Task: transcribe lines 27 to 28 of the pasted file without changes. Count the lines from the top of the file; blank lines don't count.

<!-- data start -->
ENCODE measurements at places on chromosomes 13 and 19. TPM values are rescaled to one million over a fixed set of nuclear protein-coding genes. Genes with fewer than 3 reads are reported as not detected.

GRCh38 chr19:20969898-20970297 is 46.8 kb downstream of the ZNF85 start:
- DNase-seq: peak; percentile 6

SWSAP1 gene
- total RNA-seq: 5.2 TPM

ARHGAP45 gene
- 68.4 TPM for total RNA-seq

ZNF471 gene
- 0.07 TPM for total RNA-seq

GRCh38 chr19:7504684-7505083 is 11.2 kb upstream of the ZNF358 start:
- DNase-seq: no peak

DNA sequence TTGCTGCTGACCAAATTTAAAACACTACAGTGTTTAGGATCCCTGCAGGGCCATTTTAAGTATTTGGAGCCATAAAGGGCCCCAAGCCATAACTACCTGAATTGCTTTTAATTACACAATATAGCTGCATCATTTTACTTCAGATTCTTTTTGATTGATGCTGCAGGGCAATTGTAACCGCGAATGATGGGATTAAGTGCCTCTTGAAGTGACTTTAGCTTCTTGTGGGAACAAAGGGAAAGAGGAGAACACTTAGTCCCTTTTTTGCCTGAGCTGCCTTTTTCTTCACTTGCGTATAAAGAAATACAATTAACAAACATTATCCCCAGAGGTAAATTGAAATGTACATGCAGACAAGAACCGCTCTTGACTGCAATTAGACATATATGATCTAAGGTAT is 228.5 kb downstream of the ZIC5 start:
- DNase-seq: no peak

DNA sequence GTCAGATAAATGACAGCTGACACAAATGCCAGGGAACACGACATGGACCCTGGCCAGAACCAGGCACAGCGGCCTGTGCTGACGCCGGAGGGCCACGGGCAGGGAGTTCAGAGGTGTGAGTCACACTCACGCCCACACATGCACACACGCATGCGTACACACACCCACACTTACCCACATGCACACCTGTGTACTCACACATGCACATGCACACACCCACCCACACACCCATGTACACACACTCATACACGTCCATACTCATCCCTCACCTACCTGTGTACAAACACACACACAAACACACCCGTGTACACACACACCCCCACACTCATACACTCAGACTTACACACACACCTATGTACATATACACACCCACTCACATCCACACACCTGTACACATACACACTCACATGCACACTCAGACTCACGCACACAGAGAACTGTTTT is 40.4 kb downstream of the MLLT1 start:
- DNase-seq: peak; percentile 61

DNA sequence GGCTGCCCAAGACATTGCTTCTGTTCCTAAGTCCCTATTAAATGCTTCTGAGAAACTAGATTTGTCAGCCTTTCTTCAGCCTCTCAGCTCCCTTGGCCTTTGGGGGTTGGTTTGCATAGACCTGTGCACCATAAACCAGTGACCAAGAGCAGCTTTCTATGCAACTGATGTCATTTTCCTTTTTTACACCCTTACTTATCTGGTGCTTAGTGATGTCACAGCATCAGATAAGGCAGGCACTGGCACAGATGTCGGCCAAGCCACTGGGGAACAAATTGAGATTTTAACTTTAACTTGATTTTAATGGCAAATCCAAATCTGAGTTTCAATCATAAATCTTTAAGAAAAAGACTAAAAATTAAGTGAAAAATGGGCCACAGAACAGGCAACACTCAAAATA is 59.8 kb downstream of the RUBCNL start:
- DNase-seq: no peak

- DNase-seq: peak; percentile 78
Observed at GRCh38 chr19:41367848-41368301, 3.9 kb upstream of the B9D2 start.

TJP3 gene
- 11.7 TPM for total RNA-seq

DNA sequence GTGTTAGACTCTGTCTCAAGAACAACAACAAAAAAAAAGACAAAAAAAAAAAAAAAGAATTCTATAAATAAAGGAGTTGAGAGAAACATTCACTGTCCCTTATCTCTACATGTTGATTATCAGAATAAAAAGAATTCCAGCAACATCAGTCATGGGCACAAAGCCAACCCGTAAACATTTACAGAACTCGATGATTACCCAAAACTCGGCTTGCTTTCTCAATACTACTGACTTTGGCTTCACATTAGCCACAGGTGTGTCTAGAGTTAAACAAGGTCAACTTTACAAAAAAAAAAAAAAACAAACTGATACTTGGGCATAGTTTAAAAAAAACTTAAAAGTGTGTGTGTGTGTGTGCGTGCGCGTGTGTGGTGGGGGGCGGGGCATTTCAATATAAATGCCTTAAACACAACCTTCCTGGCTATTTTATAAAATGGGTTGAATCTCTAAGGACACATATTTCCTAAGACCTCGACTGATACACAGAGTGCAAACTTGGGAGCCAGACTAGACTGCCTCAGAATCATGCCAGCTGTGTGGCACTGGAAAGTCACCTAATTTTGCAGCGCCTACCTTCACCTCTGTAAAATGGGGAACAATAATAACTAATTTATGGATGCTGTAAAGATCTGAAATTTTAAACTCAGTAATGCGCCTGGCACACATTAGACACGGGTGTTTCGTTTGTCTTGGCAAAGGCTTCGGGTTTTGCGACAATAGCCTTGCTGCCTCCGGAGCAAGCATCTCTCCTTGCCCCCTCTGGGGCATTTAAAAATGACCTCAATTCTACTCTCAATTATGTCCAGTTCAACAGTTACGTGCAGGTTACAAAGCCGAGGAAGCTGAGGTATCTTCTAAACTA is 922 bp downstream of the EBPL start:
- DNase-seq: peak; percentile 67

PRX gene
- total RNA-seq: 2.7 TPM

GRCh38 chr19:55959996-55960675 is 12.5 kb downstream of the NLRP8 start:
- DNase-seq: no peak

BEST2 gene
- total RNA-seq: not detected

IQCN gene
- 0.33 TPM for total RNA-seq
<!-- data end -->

- DNase-seq: no peak

BEST2 gene